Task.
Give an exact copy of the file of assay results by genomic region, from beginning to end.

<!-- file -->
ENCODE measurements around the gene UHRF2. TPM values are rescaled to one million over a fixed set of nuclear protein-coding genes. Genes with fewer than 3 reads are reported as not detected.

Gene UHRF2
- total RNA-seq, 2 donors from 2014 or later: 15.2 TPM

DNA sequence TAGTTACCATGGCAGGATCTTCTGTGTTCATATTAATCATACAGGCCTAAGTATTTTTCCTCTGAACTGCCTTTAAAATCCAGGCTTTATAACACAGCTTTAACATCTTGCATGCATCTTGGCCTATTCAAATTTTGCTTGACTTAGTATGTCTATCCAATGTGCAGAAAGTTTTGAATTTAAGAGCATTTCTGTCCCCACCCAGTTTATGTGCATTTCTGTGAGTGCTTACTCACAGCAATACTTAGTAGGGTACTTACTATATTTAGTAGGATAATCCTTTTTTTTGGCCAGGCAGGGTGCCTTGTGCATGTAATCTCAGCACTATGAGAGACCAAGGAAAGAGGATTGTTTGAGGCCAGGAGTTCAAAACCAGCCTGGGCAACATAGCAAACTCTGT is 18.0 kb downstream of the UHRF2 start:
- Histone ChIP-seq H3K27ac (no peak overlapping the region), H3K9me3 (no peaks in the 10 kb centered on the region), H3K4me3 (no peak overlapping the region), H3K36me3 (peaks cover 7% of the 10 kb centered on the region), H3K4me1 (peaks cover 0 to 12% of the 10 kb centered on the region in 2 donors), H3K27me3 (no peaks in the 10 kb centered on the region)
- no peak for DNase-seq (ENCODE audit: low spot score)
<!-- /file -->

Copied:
ENCODE measurements around the gene UHRF2. TPM values are rescaled to one million over a fixed set of nuclear protein-coding genes. Genes with fewer than 3 reads are reported as not detected.

Gene UHRF2
- total RNA-seq, 2 donors from 2014 or later: 15.2 TPM

DNA sequence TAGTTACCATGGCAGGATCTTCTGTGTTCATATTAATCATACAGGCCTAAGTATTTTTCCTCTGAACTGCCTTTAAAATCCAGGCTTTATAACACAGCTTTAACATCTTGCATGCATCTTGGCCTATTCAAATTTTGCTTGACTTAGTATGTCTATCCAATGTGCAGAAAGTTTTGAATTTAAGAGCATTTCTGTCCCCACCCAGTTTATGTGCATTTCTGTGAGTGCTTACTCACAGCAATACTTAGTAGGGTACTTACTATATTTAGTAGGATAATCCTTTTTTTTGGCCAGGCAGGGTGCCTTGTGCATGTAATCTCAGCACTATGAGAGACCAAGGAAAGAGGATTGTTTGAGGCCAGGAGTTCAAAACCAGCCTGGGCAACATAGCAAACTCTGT is 18.0 kb downstream of the UHRF2 start:
- Histone ChIP-seq H3K27ac (no peak overlapping the region), H3K9me3 (no peaks in the 10 kb centered on the region), H3K4me3 (no peak overlapping the region), H3K36me3 (peaks cover 7% of the 10 kb centered on the region), H3K4me1 (peaks cover 0 to 12% of the 10 kb centered on the region in 2 donors), H3K27me3 (no peaks in the 10 kb centered on the region)
- no peak for DNase-seq (ENCODE audit: low spot score)